Just as with any medicine, which herbs are prescribed relies completely on each patient and their unique presentation.

Sometimes herbs are used indivisually, but most often in Chinese herbs are combined into a formula which is designed to mediate the imbalances in their system. Most of the herbal formulas I use come in either the form of pill or tea.

+ Can you help me get pregnant?

That depends on a lot of different factors. If you'd like to discuss if you would be a good cadidate for Chinese medicine, feel free to contact me.

+ Do you take insurance?

No, I don't bill insurance directly for you. But that doesn't necessarily mean you can't use your insurance to cover part or all of the cost of treatment.

If you have an FSA or HSA (Flexible Spending Account/Health Spending Account) you can use your card/account to pay for acupuncture treatments, and in some cases herbs as well.

If you have out of network acupuncture benefits then I can provide you a SuperBill for you to submit for direct reimbursement (meaning you get paid by your insurance provider directly.)

In some cases your insurance plan covers 50% or more of treatment costs. If you'd like a list of questions to ask your insurance company to see if they'll cover you acupuncture treatment, contact me and I'll provide you with them.

A few things to keep in mind if you'll be submitting SuperBills for reimbursement:

  • The cost of treatment is due to Sweet Beet Acupuncture at the time of service, if for some reason your insurance denies your claims the cost of treatment is still your responsibility and will not be discounted.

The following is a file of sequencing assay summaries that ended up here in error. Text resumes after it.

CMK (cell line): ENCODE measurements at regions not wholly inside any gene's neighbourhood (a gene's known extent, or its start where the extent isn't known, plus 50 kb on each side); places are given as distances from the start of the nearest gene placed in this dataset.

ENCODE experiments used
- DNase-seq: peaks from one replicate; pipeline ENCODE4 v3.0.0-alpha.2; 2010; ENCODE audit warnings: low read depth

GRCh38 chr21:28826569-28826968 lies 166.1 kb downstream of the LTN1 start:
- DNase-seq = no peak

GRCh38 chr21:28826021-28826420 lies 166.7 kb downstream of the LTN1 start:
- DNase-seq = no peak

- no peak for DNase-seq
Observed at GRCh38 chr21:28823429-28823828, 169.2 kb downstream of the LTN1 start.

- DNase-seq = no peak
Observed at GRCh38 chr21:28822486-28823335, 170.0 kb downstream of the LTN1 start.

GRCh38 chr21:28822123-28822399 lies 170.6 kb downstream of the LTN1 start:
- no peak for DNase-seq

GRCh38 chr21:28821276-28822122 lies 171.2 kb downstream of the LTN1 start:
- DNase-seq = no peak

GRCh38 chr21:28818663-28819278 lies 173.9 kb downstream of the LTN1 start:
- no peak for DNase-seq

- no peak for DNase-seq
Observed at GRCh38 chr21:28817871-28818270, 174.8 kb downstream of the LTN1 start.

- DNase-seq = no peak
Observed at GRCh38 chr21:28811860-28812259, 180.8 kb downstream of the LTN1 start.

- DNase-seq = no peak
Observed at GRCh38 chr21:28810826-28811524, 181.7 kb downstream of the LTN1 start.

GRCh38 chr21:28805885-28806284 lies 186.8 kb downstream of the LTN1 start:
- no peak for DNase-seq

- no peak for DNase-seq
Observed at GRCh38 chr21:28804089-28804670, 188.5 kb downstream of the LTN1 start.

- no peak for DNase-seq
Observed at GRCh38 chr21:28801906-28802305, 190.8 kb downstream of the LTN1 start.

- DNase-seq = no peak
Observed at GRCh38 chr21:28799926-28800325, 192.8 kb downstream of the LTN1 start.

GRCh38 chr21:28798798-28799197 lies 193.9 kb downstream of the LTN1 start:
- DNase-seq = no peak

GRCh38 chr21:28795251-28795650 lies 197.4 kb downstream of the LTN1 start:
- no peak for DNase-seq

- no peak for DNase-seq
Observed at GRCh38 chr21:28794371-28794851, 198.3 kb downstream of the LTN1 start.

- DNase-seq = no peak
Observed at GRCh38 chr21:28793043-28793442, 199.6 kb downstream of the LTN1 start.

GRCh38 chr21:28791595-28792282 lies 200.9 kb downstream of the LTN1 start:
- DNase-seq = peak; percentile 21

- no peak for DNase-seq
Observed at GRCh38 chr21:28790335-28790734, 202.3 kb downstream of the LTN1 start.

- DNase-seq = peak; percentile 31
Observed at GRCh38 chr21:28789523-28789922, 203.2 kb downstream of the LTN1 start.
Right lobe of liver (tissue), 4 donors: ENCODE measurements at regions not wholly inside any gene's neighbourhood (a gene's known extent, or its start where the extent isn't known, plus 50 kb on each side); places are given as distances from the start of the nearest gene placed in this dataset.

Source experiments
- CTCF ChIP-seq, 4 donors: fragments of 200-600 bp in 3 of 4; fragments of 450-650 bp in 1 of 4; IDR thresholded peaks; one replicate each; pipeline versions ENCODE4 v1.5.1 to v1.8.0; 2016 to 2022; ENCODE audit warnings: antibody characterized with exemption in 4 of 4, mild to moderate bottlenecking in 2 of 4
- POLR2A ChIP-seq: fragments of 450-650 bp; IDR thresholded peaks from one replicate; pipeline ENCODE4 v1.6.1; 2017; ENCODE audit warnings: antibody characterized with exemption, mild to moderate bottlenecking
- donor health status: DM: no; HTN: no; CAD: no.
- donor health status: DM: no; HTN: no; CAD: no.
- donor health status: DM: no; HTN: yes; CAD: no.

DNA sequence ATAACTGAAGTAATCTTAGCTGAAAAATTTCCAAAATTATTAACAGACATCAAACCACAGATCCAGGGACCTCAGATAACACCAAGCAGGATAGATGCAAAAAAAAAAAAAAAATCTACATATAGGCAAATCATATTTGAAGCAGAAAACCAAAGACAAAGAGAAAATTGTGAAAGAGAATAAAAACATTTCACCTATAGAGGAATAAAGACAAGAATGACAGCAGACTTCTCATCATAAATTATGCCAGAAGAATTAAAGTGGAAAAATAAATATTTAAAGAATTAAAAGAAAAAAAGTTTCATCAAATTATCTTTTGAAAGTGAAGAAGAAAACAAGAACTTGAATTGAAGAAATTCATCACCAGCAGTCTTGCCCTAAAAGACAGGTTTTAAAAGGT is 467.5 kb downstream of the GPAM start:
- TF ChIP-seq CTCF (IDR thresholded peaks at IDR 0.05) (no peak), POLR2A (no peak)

• Many plans have out of network deductibles that must be met before they begin paying on visits.
  • Most insurance providers require some type of pain code for coverage, if you aren't seeking treatment for a pain condition, then it may not be covered by your provider.
  • The SuperBill you will be provided with is a printed invoice with a signature and will need to be mailed into your insurance company. If you prefer, you can request several SuperBills to be printed out at once so you don't need to collect them at each visit.
  • Only acupuncture and consultation fees are typically covered by insurance. The cost of herbs or missed appointment fees are not covered by insurance.

+ Why do different acupuncturists charge such different amounts?

As with any medical service, there are several different levels of care that are available at different price points.

For example, some of the cheapest options for acupuncture may be to get treatment from students are an acupuncture school or community acupuncture which is conducted in a group setting. Typically the less you pay, the less time you spend one-on-one with the practitioner, though this can still be incredibly effective for someone on a budget who needs treatment for a simple injury such as a sprained ankle.

When acupuncture treatments are at a higher price point, typically the sessions are more private (you're in your own room rather than in a group setting), you get more one-on-one time with the practitioner, and you get much more time to cover other information, such as dietary recommendations. This is the nature of my practice, which I find necessary since I work primarily in reproductive health, which requires much more one-on-one time, education, and recommendations.